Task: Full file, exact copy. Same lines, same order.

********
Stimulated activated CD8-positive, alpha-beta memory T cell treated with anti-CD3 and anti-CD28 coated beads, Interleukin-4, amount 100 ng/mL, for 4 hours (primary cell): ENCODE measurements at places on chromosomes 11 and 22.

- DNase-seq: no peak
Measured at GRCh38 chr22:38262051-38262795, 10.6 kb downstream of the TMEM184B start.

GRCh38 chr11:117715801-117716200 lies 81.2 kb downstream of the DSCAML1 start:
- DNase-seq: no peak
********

Stimulated activated CD8-positive, alpha-beta memory T cell treated with anti-CD3 and anti-CD28 coated beads, Interleukin-4, amount 100 ng/mL, for 4 hours (primary cell): ENCODE measurements at places on chromosomes 11 and 22.

- DNase-seq: no peak
Measured at GRCh38 chr22:38262051-38262795, 10.6 kb downstream of the TMEM184B start.

GRCh38 chr11:117715801-117716200 lies 81.2 kb downstream of the DSCAML1 start:
- DNase-seq: no peak